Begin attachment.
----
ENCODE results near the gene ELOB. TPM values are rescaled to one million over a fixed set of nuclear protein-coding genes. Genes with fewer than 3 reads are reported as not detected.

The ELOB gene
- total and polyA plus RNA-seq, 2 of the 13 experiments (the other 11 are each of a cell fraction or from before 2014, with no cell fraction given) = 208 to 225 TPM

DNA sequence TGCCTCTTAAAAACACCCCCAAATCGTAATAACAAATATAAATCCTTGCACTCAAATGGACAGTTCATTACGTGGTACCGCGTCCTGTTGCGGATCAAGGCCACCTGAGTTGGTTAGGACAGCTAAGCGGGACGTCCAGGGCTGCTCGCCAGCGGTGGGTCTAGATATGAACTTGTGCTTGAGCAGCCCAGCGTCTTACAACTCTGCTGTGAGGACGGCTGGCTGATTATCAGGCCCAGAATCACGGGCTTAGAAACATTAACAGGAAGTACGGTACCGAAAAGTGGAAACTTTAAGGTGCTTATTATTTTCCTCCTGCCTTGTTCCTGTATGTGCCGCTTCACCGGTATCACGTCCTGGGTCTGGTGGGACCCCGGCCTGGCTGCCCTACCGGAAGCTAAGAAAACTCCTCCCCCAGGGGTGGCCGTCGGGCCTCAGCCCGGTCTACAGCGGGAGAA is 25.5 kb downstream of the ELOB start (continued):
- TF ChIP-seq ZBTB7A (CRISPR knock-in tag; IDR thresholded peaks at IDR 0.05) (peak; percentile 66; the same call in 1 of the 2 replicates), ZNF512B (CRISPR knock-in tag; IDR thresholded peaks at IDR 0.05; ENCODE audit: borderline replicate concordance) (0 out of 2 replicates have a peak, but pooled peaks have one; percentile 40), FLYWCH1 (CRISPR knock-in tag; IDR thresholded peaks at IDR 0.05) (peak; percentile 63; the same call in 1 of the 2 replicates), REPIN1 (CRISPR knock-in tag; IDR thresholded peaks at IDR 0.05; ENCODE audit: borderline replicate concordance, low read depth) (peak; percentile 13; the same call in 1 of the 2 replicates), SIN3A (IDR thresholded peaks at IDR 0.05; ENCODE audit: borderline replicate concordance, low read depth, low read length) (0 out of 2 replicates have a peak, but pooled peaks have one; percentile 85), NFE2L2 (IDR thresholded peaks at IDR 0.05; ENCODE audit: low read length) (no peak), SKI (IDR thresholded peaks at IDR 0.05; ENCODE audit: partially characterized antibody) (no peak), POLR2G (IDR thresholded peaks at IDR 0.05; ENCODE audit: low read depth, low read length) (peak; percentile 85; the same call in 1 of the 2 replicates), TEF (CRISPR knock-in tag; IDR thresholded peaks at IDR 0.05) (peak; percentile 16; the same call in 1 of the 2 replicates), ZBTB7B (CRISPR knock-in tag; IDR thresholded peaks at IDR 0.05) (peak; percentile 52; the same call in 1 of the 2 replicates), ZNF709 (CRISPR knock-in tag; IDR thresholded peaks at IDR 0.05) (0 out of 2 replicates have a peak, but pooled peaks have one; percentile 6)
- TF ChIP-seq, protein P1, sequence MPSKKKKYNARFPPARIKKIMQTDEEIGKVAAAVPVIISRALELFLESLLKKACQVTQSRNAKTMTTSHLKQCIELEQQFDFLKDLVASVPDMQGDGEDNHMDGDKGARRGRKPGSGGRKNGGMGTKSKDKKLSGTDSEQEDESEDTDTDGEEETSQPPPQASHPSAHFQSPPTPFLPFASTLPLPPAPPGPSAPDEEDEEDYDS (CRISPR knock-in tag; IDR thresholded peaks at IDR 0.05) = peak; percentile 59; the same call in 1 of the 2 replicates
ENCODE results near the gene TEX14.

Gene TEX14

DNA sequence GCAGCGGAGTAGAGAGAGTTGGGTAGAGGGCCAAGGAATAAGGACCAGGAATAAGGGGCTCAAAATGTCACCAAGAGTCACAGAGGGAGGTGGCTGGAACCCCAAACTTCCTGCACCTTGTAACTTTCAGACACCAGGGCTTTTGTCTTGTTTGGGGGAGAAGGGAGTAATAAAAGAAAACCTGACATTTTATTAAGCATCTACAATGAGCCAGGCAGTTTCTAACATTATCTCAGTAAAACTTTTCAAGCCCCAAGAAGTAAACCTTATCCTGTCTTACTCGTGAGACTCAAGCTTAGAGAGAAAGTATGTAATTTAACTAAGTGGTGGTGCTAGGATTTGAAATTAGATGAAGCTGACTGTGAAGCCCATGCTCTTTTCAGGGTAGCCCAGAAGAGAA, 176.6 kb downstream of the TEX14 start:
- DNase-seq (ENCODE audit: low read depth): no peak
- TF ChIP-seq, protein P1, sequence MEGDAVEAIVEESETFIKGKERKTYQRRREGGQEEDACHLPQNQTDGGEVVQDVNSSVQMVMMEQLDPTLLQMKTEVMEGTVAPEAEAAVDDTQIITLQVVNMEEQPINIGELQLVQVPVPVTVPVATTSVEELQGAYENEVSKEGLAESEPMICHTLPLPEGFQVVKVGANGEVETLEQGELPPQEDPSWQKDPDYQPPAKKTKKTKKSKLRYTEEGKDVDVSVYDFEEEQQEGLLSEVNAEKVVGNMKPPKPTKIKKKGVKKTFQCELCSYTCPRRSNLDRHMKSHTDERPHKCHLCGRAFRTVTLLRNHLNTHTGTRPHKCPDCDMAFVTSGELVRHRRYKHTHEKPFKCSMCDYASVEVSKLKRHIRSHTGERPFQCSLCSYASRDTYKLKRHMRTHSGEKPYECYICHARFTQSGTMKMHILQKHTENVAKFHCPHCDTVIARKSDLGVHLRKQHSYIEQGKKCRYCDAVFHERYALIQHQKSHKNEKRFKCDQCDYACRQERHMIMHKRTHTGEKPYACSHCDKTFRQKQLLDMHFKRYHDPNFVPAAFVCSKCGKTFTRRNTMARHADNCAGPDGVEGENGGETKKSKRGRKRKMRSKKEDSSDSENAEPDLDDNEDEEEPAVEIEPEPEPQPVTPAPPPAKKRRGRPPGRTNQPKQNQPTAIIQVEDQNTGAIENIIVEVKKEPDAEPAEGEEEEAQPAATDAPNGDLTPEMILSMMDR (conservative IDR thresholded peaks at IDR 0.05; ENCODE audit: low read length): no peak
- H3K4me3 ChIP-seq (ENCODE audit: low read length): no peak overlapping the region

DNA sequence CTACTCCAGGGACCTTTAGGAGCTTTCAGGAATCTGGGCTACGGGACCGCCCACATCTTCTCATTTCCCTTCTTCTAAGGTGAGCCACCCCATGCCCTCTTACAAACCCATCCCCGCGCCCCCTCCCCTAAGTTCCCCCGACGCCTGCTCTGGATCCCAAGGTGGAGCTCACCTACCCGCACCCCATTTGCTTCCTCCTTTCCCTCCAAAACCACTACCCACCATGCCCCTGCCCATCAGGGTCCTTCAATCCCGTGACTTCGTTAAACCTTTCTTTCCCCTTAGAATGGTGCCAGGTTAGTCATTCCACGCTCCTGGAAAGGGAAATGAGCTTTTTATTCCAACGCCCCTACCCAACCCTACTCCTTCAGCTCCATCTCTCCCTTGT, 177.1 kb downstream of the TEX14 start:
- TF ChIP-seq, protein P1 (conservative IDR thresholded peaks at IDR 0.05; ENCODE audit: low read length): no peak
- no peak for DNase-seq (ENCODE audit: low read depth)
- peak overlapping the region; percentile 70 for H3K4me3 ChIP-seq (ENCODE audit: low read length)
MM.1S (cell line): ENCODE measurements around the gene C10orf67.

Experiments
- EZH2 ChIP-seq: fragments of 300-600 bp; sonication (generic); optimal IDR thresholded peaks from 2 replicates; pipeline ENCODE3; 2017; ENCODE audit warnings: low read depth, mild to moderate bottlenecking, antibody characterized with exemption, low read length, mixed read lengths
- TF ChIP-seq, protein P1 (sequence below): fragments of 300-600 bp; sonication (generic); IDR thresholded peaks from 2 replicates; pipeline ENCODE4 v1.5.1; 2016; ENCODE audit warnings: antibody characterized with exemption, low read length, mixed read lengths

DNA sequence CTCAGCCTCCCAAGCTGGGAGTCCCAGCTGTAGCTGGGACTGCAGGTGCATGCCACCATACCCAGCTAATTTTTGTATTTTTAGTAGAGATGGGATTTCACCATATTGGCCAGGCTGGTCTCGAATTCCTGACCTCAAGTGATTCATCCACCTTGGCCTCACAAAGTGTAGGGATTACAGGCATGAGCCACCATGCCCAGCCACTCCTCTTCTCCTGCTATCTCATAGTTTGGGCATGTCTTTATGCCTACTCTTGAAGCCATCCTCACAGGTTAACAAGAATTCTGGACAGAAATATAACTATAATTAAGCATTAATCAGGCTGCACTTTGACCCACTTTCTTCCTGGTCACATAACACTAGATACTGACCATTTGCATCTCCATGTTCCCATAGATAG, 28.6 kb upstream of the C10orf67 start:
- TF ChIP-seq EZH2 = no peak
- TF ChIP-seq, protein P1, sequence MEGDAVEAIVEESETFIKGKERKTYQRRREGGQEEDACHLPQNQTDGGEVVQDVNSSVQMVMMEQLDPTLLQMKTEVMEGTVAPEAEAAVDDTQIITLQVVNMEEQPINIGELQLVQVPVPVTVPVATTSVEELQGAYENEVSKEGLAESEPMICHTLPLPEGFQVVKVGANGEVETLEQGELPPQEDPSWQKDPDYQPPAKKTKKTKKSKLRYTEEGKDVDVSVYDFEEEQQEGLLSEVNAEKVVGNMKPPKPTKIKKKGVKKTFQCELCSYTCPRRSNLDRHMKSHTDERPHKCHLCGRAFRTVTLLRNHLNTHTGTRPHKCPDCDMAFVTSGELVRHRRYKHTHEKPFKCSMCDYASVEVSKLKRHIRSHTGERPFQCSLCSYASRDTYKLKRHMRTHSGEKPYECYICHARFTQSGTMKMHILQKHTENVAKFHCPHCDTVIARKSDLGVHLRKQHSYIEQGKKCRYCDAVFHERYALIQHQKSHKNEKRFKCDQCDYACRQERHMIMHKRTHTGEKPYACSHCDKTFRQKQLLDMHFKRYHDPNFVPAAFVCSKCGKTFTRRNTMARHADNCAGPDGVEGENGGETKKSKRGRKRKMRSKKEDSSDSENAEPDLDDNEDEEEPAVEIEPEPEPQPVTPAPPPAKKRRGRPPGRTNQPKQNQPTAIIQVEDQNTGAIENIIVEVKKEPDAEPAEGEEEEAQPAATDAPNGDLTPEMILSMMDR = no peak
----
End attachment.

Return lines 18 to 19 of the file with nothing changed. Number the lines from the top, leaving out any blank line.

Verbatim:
Experiments
- EZH2 ChIP-seq: fragments of 300-600 bp; sonication (generic); optimal IDR thresholded peaks from 2 replicates; pipeline ENCODE3; 2017; ENCODE audit warnings: low read depth, mild to moderate bottlenecking, antibody characterized with exemption, low read length, mixed read lengths